30 October, 2008

Our first post-colonial president?

Rarely do I engage in my blogs on political issues since these are primarily for my classes, but I heard something on NPR coming to work today that forced me to pause and post. I heard an interview with Jon Meacham, an editor for Newsweek magazine, who was commenting on Obama's most critical experience. Meacham asserted that Obama's growing up in Indonesia has been extremely important since he could be the first president to have been on the "receiving" end of American influences.

WOW--this idea suggests to me that Obama's potential presidency--besides issues of race (which I believe are and should be irrelevant) is really about post-colonialism and--as many critics have asserted--an opportunity to "speak back to the empire."

As I think about this concept--that Obama could be the first "post-colonial" president--I begin to think that one of the conflicts we are seeing played out between Obama and McCain is the exact same conflicts post-colonial theorists are writing about. Consider the dynamics: McCain has all the trappings of the empire: his age, his wealth, his power, his military history. Obama, on the other hand, is the "colonized" nation: young, vibrant, rich in resources (I would point to his powerful rhetoric and his intelligence)--but "other." For the empire (aka McCain) this "talking back" (Obama's challenges on all of McCain's significant platform issues) is threatening and disconcerting.

And let's not overlook the addition of Sarah Palin to the ticket. She, too, is emblematic of the "empire": first--she is clearly on the ticket to validate the "man's" place. Secondly--her intellectual deference to McCain further reinforces the role of the "man"--and by extension, the empire. Thirdly--she brings to the ticked the accoutrement that asserts the "man's place": her obvious display of role of wife and mother; her assertions about cooking moose and elk; her favoring of guns (I don't want to go down the Freudian bunny trail here--I will leave that for later). . . .I think readers get this point.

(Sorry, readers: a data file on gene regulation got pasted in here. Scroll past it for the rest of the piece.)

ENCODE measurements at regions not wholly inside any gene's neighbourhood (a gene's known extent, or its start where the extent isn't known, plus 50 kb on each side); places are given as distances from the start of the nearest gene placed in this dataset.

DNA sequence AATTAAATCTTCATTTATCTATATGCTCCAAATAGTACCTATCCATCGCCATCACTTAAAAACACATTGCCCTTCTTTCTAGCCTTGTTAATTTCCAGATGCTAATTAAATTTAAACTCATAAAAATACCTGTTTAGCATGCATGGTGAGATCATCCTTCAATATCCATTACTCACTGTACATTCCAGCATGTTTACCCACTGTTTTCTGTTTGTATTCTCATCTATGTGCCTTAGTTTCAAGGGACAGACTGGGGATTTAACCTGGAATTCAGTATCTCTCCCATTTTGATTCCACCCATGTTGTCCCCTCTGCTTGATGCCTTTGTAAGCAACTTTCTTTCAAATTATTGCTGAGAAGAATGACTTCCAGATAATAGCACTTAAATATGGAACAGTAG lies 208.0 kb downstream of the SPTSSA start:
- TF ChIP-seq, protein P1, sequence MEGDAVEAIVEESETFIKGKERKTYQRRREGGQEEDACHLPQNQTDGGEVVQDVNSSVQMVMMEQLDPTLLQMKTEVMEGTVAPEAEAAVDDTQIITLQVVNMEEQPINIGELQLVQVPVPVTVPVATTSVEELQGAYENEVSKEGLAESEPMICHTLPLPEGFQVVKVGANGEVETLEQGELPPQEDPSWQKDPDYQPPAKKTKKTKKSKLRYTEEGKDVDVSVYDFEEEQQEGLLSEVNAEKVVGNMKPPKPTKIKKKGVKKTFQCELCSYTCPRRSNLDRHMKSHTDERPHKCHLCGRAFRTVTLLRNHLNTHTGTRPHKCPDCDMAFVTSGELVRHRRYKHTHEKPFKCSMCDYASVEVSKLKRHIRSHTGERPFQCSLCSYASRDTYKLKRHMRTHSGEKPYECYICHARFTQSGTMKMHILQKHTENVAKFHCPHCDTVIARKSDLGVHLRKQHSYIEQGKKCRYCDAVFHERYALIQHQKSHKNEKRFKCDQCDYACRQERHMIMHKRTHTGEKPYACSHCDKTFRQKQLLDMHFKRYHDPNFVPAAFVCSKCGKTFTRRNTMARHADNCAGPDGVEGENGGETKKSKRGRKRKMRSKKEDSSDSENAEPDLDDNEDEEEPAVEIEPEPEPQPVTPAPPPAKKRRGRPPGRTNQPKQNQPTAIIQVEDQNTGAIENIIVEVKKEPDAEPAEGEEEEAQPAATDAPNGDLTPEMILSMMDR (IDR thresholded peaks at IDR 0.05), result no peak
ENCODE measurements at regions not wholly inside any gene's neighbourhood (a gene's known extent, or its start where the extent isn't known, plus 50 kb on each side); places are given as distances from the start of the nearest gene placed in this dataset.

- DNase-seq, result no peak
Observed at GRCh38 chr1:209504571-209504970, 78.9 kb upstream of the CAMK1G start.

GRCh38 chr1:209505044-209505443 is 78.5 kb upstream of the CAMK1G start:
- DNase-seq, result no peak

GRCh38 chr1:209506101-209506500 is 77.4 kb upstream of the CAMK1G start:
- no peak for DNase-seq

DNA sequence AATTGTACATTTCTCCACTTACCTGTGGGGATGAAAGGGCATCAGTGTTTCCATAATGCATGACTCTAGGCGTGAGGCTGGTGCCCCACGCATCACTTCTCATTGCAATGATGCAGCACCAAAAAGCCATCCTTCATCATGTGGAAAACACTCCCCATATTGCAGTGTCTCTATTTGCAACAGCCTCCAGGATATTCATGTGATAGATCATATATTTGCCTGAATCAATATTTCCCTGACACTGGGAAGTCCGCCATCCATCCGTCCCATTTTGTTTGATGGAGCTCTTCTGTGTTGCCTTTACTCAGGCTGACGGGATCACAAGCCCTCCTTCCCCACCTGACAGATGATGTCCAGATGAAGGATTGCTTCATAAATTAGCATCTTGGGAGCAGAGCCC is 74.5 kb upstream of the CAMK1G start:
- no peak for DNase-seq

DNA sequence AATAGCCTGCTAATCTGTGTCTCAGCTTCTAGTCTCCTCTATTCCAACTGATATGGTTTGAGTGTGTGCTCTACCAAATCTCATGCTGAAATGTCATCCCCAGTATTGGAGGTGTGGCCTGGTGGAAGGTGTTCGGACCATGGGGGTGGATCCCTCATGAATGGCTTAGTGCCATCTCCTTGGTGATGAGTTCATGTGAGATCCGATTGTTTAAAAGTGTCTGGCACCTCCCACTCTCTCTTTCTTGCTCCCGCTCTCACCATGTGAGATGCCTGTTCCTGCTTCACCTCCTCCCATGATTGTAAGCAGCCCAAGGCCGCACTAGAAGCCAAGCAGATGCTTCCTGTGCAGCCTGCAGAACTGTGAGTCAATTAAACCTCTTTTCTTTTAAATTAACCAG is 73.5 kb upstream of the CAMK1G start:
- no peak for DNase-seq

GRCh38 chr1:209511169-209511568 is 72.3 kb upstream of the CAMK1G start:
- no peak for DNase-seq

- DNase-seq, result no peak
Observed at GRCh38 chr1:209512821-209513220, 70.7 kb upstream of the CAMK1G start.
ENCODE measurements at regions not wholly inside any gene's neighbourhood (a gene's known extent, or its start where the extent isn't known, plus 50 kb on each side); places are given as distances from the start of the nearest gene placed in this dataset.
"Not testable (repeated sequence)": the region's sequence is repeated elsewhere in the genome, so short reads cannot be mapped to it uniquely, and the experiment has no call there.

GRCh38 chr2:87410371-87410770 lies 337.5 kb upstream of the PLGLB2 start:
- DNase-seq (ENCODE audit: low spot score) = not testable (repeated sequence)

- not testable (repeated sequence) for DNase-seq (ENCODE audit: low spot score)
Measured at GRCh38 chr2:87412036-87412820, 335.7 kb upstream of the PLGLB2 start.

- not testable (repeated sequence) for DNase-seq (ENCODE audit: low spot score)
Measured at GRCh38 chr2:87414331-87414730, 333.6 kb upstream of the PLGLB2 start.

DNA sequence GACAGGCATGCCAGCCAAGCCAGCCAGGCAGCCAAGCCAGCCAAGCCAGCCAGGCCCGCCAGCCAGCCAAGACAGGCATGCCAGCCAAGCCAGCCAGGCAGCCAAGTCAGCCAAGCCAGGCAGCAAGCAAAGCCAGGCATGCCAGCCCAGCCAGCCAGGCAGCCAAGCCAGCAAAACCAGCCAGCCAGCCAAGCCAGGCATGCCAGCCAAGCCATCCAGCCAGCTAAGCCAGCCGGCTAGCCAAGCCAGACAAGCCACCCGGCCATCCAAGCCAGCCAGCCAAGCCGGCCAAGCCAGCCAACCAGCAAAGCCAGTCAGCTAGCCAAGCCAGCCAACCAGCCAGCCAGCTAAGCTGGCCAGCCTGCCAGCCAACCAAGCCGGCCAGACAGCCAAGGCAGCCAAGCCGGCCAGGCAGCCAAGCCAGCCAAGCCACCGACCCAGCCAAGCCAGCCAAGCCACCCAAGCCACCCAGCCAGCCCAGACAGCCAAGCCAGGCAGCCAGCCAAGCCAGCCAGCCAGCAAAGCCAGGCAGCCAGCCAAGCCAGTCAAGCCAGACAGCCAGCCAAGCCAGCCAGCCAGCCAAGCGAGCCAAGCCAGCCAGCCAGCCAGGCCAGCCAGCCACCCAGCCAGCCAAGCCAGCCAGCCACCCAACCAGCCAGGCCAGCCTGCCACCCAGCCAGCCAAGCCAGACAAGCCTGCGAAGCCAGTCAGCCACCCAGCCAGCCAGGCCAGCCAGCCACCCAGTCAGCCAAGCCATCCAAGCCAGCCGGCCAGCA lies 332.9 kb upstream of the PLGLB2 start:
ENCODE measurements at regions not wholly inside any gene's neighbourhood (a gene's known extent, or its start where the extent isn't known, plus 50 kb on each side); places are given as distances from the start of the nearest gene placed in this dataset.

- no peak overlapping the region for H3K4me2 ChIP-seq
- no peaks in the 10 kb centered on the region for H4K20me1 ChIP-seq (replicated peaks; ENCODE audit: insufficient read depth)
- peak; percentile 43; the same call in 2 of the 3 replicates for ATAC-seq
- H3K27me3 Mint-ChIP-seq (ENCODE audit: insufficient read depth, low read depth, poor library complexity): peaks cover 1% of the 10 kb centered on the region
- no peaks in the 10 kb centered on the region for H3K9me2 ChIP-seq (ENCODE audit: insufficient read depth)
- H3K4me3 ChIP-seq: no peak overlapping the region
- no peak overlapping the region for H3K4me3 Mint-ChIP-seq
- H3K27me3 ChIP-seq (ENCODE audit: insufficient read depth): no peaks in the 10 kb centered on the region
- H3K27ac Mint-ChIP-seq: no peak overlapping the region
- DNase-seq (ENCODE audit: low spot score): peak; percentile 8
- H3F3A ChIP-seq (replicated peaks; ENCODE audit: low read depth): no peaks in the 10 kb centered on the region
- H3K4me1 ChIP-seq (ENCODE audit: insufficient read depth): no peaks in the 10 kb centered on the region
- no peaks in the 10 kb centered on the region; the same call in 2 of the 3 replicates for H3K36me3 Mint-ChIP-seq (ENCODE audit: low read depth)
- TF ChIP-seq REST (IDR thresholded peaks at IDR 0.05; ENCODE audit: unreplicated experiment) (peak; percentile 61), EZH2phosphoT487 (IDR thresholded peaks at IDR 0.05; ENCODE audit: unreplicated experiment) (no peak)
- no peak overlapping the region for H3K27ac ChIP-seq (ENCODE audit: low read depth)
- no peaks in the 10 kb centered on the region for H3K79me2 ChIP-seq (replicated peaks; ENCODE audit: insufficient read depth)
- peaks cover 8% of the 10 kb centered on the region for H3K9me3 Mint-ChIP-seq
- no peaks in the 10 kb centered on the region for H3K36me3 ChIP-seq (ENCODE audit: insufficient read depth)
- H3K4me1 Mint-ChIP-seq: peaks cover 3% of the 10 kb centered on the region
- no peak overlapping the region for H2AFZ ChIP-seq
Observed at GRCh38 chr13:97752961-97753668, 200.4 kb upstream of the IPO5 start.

And Obama is--for all intents and purposes--the "poster-child" for post-colonial: he is exotic and mysterious--from his ethic mix to his name. He is threatening with his hard questions back to the authority. Obama is, as Bill Ashcroft describes post-colonial characteristics, "uncentred, pluralistic, and multifarious." And I am convinced that these aspects of Obama's character and his campaign are what so many find disturbing about him, instead of his policies. Why else would there be outright lies running rampantly across the web about his being a Muslim? Why else would there be a tempest in a teapot over the fist bump between Obama and his wife? Why else would there be misapplication of labels of Obama as a "socialist" or a partner with a "terrorist."

What would be the result of a post-colonial president? I hope that there will be a re-energizing of American democracy. I look for broader inclusion of different voices in our American experiment. Ironically--I believe a post-colonial president Obama would more emphatically validate the notion we've heard from Puritan times through this election cycle: the United States is a shining beacon to the world. What better way to make the light shine brightly than to show how American values respect--even embrace--other into the fabric of our nation.

16 May, 2008

This, I Believe

Sam Keen wrote the book about 30 years ago now, The Apology for Wonder. Sam's purpose was to encourage us--in the last quarter of the 20th century--to take a moment, suspend our rational minds, and simply allow awe to happen. He seemed to believe this defense was necessary since we--as American specifically and humans, in general--seem to have become jaded and disconnected from the ability to experience awe.

I think it is time to be reminded of Sam's intent and I want to assert my belief in awe. Wordsworth told us two centuries ago about the splender in a blade of grass. I remember the awe-inspiring moments of my life--ranging from seeing the pictures of the mushroom clouds of nuclear explosions to Neil Armstrong's steps to the births of my daughters. All were awe-inspiring.